Einaudi ’11 (Luigi R., Distinguished Visiting fellow in the Center for Strategic research, institute for national Strategic Studies, “Brazil and the United States: The Need for Strategic Engagement,” March 2011, .pdf)
The United States has a basic national security in- terest in Brazil’s continuing democratic and market- oriented success, which improves its will and capacity to help address pressing global problems. We are in a rapidly changing period of international relations, in which a high premium is put on skilled and effective diplomacy in order to provide a measure of management to situa- tions that could spin out of control. We are still haunted by nuclear weapons. In these circumstances, Brazil plays an important role. It is in the U.S. interest to find as many ways as possible not only to cooperate with Brazil, but also to engage with Brasilia as a regional and global partner in the maintenance of peace and prosperity. A prerequisite for improved mutual engagement will be changes in perspective on both sides. Mutually benefi- cial engagement requires the United States to welcome Brazil’s emergence as a global power. Brazil is more than a tropical China35; it is culturally and politically close to the United States and Europe. Brazil, in turn, needs to realize that the United States accepts its rise. Brazil also needs to recognize that the United States still matters greatly to Brasilia and that more can be achieved work- ing with Washington than against it. The United States and Brazil have vast overlapping in- terests, but a formal strategic partnership is probably out of the question for both countries. In the United States, Brazil must compete for policy attention with China, India, Rus- sia, Japan, Mexico, and several European countries. It poses no security threat to the United States. Moreover, despite Brazil’s importance in multilateral organizations, particu- larly the UN, Brazil can be of limited practical assistance at best to the United States in its two current wars. Brazil’s interests, in turn, may be fairly said to include the need to distinguish itself from the United States. Diplomatically, this means neither country can expect automatic agreement from the other. Interests differ and it may be politically nec- essary to highlight differences even when interests are simi- lar. But both countries should make every effort to develop a habit of “permanent consultation” in an effort to coordinate policies, work pragmatically together where interests are common, and reduce surprises even while recognizing that specific interests and policies often may differ.A first operational step, therefore, is for both countries to hold regular policy-level consultations, increase exchanges of information, and coordinate carefully on multilateral matters. This is much easier said than done. The list of global issues on which Brazil is becoming a major player includes conflict resolution, all aspects of energy, including nuclear matters, all types of trade, the environment, space, and the development of internation- al law, including law of the seas and nonproliferation. To share information and ensure effective consultation on so many functional issues will require finding ways to lessen the geographic stovepiping natural to bureaucracy. The U.S. Department of State, for example, has historically organized itself into geographical bureaus responsible for relations with countries in particular regions, leaving functional issues to offices organized globally. This orga- nization hampers the exchange of information and con- sultation with countries such as Brazil, whose reach and policies go beyond their particular geographic region. One result is that multilateral affairs are still often an isolated afterthought in the U.S. Government. Are there things the United States and Brazil could do, whether bi- laterally or in the World Trade Organization, that would offset some of the negative effects of the China trade on manufacturing in both their countries?36 Just posing the question reveals the complexity of the task.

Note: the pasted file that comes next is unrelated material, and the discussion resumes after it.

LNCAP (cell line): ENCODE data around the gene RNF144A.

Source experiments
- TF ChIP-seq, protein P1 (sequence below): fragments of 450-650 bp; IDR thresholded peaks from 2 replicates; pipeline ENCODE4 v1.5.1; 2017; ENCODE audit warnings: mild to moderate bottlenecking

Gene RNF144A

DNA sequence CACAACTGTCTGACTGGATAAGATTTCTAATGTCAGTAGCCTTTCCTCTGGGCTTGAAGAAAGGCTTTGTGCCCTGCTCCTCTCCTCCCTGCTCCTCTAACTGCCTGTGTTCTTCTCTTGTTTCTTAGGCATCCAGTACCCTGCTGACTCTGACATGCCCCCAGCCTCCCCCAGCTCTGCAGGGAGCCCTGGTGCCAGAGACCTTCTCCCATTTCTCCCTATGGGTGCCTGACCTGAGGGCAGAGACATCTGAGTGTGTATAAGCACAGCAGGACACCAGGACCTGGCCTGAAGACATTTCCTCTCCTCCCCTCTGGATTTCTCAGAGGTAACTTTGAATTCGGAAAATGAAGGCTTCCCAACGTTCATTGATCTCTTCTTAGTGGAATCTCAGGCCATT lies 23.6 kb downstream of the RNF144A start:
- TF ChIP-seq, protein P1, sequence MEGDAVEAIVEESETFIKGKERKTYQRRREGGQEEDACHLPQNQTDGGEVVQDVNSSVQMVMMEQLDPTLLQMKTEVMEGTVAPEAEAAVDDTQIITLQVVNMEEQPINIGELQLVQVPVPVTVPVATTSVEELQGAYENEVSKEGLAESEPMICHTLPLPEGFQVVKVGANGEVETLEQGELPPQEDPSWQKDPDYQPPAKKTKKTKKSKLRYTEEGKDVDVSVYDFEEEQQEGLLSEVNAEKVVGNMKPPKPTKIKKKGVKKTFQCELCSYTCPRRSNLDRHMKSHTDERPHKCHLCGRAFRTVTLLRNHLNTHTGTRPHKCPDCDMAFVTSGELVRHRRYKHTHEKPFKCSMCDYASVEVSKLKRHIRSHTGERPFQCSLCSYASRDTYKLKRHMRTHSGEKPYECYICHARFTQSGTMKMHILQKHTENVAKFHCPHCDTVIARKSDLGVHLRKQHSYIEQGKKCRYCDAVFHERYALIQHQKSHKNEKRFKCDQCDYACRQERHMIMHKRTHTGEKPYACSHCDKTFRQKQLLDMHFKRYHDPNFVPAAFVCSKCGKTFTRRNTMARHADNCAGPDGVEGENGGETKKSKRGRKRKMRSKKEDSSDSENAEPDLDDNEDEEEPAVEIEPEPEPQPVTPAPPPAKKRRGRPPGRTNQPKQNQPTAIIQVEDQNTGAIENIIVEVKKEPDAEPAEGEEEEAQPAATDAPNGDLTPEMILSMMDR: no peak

Strong US-Brazil relations solve every major global problem.
Bodman ’11 (Samuel W. and James D. Wolfensohn, Chairs Julia E. Sweig, Project Director, Council on Foreign Relations, “Global Brazil and U.S.-Brazil Relations,” Independent Task Force Report No. 66, .pdf)
Cooperation between the United States and Brazil holds too much promise for miscommunication or inevitable disagreements to stand in the way of potential gains.A strengthened U.S.-Brazil relationship could be the basis for economic growth in Brazil, the United States, and globally, as well as for lasting peace and democratic stability in the region, nuclear nonproliferation, international progress on combating climate change, development of a global renewable energy market, global food security, and more legitimate and effective international institutions. Presidents Obama and Rousseff have laid the groundwork for progress on many of these fronts. The moment to build on this positive foundation is now.